Take a popular ‘realistic’ racing game. Add the over the top powerups from kart racing games. Throw in a tiny amount of Modern Warfare 2’s Multiplayer progression system. You’d be coming close to holding a copy of Blur in your hands. Unfortunately, the only ingredient you’d be missing is the bitter disappointment of the game’s technical PC shortcomings hampering what could have been a brilliant twist on the racer genre on the PC.
Let’s start with the positive. Bizarre Creations have done a good job on the stylistic aspects of the game. It’s become somewhat of a given that most racing games featuring powerups are commonly associated with games aimed at a younger audience. In some respects you would think we’d be sick of the whole nighttime/underground-esque racing scene. However when you see how well this ‘exaggerated neon realism’ style works immensely in it’s favour, and it’s hard to see how any other choice would have worked without veering into the very stylings they were clearly trying to avoid. With this style, Blur manages to appear as a slightly more ‘mature’ racer while allowing for the exaggeration from the power-up based gameplay pretty well.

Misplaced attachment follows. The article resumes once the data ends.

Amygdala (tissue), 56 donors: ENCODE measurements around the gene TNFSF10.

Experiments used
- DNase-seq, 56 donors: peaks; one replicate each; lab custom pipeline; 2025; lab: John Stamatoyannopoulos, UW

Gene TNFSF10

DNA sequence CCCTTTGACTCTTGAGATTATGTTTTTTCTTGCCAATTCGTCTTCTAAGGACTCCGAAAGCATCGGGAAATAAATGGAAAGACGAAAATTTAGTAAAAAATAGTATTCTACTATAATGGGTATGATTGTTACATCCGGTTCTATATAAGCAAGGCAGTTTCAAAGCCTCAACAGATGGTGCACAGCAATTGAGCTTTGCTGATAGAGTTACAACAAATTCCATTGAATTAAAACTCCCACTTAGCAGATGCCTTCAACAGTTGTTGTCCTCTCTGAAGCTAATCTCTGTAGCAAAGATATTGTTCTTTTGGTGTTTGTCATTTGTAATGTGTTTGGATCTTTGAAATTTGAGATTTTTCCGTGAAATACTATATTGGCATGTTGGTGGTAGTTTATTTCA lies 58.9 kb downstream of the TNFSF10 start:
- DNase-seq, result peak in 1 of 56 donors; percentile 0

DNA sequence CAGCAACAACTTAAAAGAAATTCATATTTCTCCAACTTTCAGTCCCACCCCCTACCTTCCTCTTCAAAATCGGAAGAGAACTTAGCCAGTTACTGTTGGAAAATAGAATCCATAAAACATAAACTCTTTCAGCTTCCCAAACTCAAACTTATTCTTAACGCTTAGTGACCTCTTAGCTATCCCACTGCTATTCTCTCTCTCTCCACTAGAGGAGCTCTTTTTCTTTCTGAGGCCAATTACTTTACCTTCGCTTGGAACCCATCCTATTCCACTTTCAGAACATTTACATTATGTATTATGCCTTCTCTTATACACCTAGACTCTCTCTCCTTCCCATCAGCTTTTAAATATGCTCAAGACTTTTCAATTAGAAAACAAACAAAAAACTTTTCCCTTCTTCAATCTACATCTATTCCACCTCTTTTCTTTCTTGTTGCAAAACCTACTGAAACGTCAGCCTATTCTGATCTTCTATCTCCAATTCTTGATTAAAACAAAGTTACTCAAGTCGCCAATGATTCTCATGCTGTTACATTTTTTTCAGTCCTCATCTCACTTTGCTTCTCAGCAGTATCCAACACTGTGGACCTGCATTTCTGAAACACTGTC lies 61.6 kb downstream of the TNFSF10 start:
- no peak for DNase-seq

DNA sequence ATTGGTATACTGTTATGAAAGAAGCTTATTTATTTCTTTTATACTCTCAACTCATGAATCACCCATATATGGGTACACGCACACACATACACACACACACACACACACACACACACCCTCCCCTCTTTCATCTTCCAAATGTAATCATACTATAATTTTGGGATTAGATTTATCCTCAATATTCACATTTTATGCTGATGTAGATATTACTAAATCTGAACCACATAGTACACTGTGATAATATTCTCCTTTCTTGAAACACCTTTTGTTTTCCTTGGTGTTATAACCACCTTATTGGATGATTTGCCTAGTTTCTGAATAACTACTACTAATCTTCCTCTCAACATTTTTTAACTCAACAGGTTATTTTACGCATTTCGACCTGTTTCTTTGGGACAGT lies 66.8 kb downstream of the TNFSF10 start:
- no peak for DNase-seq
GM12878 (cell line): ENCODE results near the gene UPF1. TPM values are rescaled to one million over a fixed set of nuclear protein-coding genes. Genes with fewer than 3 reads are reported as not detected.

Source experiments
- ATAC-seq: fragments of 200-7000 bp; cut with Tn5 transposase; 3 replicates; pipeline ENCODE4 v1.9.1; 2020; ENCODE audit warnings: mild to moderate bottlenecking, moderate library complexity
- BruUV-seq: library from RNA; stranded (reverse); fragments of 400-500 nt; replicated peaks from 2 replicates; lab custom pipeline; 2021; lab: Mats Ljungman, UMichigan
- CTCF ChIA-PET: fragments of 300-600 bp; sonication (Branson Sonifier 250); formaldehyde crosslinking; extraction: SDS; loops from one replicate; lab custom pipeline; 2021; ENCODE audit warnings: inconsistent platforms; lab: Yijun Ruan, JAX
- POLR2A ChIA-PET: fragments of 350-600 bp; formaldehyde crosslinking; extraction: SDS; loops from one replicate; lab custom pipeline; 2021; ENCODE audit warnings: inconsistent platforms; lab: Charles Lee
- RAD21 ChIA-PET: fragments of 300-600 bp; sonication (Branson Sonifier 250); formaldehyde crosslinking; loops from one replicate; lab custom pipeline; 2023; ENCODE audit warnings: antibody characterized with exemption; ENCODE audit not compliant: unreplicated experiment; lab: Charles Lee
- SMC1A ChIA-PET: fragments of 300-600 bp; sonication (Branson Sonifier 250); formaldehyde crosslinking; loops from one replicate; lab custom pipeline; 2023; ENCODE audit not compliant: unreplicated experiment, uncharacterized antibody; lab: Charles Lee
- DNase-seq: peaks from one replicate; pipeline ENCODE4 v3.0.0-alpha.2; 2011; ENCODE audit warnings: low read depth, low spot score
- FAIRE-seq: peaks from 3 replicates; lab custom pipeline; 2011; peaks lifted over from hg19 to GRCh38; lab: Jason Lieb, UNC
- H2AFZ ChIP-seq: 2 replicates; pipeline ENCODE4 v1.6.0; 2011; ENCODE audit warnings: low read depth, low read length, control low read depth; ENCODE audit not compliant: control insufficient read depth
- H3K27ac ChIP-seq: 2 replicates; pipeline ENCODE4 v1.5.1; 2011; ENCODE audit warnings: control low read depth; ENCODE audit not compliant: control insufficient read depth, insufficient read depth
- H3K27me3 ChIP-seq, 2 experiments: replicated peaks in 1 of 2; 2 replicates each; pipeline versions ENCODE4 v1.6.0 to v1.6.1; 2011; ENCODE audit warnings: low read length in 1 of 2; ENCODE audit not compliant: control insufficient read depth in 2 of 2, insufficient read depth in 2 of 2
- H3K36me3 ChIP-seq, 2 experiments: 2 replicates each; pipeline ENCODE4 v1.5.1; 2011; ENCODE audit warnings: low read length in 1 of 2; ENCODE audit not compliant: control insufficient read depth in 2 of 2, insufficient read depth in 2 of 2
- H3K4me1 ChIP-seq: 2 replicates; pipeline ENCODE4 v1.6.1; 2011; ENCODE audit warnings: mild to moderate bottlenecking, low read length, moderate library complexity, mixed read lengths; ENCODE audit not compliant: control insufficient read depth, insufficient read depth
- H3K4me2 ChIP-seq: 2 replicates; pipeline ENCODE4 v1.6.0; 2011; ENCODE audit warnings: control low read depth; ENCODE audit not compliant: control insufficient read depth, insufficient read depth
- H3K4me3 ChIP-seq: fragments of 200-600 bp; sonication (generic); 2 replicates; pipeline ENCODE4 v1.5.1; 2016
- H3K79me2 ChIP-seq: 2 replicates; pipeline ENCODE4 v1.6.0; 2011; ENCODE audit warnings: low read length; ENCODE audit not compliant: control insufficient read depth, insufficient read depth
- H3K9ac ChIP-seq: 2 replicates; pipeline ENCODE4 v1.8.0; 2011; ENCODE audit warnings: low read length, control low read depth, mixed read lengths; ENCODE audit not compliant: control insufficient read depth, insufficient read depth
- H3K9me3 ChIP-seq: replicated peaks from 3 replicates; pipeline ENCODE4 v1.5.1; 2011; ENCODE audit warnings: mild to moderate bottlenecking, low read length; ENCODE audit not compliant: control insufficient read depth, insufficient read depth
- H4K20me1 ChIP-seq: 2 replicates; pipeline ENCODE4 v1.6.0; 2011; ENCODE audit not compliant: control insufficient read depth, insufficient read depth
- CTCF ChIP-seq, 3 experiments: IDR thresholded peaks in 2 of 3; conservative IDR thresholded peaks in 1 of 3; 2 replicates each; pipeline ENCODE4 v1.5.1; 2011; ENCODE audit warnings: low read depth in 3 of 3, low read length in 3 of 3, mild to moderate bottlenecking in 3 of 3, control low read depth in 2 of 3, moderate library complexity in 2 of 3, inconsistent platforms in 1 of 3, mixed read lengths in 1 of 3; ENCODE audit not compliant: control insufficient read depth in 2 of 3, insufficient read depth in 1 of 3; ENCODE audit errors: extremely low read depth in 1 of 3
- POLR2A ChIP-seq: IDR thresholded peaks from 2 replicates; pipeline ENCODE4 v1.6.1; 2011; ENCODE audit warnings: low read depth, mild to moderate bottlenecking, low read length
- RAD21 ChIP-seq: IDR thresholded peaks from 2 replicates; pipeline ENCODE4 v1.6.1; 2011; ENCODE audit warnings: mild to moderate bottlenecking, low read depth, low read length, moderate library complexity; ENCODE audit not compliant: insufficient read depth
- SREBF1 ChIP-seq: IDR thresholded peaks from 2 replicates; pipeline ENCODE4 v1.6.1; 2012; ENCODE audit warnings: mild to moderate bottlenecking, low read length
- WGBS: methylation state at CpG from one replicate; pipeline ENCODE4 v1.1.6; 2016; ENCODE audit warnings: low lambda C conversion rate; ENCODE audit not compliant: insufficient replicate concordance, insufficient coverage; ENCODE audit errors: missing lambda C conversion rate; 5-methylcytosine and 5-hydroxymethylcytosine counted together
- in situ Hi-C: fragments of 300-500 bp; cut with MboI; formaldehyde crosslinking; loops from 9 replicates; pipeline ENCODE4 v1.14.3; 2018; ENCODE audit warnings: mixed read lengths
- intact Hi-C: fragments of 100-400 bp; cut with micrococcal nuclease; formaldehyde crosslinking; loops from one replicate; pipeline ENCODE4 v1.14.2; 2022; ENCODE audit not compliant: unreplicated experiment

The powerups themselves are a nice rounded selection, despite appearing to be few in number. Bolt gives you three unguided, weak shots to fire straight ahead or behind you, Shunt fires a homing missle at your opponents, Shock lays down electricity based traps to the front of the pack, and Barge shoves anyone next to you out of the way while Mine, Shield and Repair do exactly what they say on the tin. They’re all powerful enough to really feel like they have an impact when you use them, while still weak enough that you think you can recover from them, at least in single player. However, at the same time Blur is the sort of racing game where you can race a perfect line all the way through, only to get shunted back to last place because of a last minute deployed powerup which can frustrate immensely if you’re the recipient.